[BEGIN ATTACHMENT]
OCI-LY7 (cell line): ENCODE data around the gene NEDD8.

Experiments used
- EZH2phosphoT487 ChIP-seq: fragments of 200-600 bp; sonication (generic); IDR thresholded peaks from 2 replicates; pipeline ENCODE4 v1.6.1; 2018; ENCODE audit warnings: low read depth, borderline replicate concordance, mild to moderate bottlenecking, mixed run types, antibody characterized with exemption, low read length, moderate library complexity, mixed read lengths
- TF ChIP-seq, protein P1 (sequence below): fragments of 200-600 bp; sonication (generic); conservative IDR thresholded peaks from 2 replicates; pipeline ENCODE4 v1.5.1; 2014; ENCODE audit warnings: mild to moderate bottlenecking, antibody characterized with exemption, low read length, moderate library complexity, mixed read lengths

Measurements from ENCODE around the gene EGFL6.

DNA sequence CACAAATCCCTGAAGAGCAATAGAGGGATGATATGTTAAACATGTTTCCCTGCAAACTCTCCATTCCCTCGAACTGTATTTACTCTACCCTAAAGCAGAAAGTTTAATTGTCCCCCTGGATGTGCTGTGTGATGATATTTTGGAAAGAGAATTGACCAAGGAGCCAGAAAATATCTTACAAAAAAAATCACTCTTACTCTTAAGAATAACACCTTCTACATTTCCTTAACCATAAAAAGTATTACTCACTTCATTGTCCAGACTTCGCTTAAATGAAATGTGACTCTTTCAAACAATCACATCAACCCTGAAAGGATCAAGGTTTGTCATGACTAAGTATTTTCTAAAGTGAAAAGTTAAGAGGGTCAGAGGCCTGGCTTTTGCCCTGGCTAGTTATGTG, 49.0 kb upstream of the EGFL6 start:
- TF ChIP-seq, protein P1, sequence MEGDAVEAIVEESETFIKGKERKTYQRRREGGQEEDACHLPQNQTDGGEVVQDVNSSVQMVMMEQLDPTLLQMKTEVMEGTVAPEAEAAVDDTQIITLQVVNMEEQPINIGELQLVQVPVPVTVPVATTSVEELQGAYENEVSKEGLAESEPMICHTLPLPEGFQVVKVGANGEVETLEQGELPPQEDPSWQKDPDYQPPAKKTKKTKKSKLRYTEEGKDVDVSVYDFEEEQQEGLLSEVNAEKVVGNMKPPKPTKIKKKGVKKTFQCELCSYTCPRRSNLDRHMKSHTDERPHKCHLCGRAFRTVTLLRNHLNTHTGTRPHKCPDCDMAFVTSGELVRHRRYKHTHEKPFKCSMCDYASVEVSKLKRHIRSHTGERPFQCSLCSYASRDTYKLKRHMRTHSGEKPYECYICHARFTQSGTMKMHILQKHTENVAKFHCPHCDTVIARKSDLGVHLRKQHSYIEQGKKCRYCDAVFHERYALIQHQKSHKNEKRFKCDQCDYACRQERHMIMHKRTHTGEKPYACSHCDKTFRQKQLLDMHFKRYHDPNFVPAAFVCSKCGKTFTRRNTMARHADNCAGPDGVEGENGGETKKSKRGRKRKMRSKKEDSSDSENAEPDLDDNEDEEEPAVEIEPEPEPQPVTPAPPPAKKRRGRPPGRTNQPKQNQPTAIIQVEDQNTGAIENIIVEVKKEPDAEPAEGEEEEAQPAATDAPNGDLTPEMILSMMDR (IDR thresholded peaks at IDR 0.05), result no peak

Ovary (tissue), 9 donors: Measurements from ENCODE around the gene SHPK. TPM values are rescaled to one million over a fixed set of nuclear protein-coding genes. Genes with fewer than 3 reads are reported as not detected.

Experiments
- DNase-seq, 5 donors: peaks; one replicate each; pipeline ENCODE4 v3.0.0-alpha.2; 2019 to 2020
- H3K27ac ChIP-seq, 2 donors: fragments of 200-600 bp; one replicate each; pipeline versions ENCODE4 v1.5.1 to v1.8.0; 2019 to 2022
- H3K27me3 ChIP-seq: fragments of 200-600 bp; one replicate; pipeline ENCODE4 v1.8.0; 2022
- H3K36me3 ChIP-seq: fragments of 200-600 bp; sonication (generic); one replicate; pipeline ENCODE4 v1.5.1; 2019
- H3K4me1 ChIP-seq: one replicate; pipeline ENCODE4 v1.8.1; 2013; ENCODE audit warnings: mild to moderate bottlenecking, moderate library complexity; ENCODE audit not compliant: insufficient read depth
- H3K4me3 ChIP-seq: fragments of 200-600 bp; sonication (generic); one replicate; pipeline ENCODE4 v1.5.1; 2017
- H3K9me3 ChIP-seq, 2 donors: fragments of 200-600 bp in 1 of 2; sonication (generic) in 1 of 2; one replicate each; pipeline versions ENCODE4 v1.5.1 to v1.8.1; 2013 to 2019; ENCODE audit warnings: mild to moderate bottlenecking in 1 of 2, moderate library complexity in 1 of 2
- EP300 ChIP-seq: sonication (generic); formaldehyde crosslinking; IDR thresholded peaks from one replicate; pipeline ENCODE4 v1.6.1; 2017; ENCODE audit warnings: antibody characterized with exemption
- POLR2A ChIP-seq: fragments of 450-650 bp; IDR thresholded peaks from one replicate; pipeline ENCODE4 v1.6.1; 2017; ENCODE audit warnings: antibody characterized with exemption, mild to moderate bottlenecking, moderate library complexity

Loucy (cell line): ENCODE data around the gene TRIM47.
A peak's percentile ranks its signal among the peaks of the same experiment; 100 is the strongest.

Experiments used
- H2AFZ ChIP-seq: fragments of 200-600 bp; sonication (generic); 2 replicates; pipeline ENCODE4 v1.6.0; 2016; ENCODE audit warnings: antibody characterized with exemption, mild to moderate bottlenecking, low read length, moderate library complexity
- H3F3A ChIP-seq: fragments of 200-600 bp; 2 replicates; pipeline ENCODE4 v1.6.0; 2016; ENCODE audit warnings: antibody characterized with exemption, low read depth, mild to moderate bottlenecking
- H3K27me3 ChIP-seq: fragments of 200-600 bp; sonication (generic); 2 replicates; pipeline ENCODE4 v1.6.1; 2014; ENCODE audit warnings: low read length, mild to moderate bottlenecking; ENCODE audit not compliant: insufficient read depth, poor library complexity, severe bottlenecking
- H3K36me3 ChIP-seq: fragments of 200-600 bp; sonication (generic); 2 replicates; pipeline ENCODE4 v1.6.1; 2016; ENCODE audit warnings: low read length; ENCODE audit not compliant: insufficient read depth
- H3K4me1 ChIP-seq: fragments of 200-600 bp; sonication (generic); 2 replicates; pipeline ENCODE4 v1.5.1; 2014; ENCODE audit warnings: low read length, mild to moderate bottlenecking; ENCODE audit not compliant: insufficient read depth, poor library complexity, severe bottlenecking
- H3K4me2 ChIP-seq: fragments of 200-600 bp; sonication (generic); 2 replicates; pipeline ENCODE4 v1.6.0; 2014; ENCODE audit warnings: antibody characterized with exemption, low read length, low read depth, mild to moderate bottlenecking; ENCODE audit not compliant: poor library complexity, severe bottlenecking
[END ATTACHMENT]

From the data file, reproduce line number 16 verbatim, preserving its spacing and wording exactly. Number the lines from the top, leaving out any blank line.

- H3K9me3 ChIP-seq, 2 donors: fragments of 200-600 bp in 1 of 2; sonication (generic) in 1 of 2; one replicate each; pipeline versions ENCODE4 v1.5.1 to v1.8.1; 2013 to 2019; ENCODE audit warnings: mild to moderate bottlenecking in 1 of 2, moderate library complexity in 1 of 2